17 Mar 2023 Using new technologies to create safe and diverse media spaces
Women journalists and activists can use the internet to their advantage and find support to help them stay safer online, concluded speakers at “Safe Zone: Creating media space for diverse women with ICT,” an event organized by WACC and Global Forum for Media Development partners on 10 March at the NGO CSW67 Forum running parallel to the 67th UN Commission on the Status of Women (CSW).
Zimbabwean photojournalist Dianah Chiyangwa, winner of a WACC–Code for Africa fellowship, said research shows that three of four women journalists have experienced gender-based violence online, and many stop reporting as a result. She pointed to the example of South Africa, where online attacks against women journalists in the form of body shaming, death threats and other abuse are ongoing.
Chiyangwa stressed that solutions are needed to stop this silencing of female journalists. “The work that they do, they are not only representing themselves, but they are telling human stories on the ground.”
Moderator Emma Gibson, global coordinator of the Alliance for Universal Digital Rights, agreed. “If we lose women’s perspectives on the world, then we’re losing out on understanding those realities.”
Chiyangwa called for more efforts to equip women, especially young media professionals, with skills and tools to protect themselves online.
Safe, inclusive spaces
“[We must] empower women and provide support they need to ensure that they can express their opinions and actively participate in digital public spaces,” affirmed Marina Alsahawneh, gender, equality, diversity, and inclusion officer with Jordan Open Source Association (JOSA). She reported on JOSA’s work to develop AI tools that detect abusive content and to teach women journalists and activists the fundamentals of cyber safety.
Alsahawneh pointed to the need to bridge the gap between ICT experts — who are designing technologies with little insight into the social biases and problems of communities — and activists and sociologists — who lack a grasp of how new technologies work, meaning they cannot effectively help to correct biases that might arise. JOSA facilitates gender understanding and collaboration between the two groups “so that we can achieve the digital spaces that we are dreaming of.”
“If we are to create a safer and more inclusive digital space, digital technology, and AI, we should get women more involved in the tech industry,” Alsahawneh urged, noting that according to GitHub less than 3% of open-source contributors are women. Moderator Emma Gibson added that 80% of Wikipedia content is written by men, content that is being used to train the wildly popular AI-driven ChatGPT.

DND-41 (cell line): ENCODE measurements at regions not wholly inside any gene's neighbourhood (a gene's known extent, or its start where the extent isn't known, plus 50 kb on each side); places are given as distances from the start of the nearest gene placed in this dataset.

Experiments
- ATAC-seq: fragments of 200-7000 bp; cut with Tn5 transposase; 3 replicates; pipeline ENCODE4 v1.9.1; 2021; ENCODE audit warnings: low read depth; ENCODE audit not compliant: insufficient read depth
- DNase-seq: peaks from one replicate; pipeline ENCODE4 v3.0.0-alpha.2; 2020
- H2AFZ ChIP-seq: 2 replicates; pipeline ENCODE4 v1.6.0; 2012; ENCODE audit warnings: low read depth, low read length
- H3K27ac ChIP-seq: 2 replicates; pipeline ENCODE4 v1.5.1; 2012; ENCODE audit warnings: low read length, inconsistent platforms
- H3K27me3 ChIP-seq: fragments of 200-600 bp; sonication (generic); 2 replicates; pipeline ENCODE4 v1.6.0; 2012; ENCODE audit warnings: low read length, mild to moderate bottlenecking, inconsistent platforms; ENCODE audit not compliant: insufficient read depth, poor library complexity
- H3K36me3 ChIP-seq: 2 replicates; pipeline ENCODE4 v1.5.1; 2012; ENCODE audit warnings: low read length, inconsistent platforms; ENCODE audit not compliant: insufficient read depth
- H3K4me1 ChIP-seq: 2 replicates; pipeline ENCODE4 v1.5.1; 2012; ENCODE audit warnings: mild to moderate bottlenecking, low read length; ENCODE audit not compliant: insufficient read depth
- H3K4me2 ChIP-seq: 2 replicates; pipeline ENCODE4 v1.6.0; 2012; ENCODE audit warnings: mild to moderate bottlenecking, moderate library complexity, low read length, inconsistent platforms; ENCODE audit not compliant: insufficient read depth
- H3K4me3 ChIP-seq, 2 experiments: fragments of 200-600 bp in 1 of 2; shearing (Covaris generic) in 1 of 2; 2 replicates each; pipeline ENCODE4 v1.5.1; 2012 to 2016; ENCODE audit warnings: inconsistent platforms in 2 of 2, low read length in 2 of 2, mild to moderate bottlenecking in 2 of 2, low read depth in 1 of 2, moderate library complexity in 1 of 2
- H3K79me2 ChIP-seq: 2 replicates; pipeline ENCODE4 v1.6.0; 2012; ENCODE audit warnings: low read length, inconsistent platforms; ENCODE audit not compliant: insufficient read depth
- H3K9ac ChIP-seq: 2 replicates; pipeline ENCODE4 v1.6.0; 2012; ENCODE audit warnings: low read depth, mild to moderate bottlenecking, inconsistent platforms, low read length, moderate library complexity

Colombian research journalist Edilma Prada Céspedes called for diversity of voices and intercultural and collaborative models of journalism to create safer media spaces. Her network Agenda Propia is made up of both Indigenous and non-Indigenous journalists, two-thirds women, in 17 countries in Latin America.
The innovative media network recognizes the knowledge of Indigenous communicators and the unique ways each community has of articulating their lived experiences such as violence against women, cultural and physical genocide, environmental destruction, activity of criminal groups, and racism.
“The official voice must not be the government’s voice,” Prada Céspedes said, noting that mainstream media in Colombia has reported a “fragmented truth,” giving little space to victims’ perspectives. “We must elevate the voices of the people, whether farmers, Blacks, Indigenous, and we must be strong to form this way of journalism. It’s a way to generate trust with the people and the public.”
Prada Céspedes also pointed to the importance of using a range of digital narrative formats to bring local issues into the global domain.
Old and new technologies
The convergence of radio and information and communications technology (ICT) can be used to strength communities in areas of conflict and promote safety and inclusivity of women, reported Emma Heywood, researcher and senior lecturer with the University of Sheffield.She elaborated on how the digitalization of radio and the use of the social platform WhatsApp as a feedback channel were giving displaced and remote host communities in the Sahel region in Mali, Niger, and Burkina Faso “a link with the outside world and the villages they left behind.”
Heywood observed that digital radio promotes a culture of collective listening that replicates earlier oral traditions, allowing information to ripple through a community. She noted some dangers of ICT such as terrorists infiltrating WhatsApp groups and online chats used by women journalists or seizing phones to look for sensitive information.
The panelists noted some actionable steps to contribute to safer media spaces. Learn about simple hacks such as VPNs, camera blockers, and URL scanners to protect yourself, Alsahawneh said. “Spread the word, share the information with every woman you know, every woman activist, every woman journalist.”
Chiyangwa said that more safe zone platforms are needed, especially in the Global South. “Train women journalists how to avoid these online attacks. This will go a long way.”
WACC co-organized “Safe Zone: Creating media space for diverse women with ICT” with Article 19, Fondation Hirondelle, International Media Support (IMS), SembraMedia, and the World Association of Newspapers and News Publishers (WAN-IFRA). All are fellow members of the Global Forum for Media Development (GFMD), an international network of 147 media development and journalism support organizations.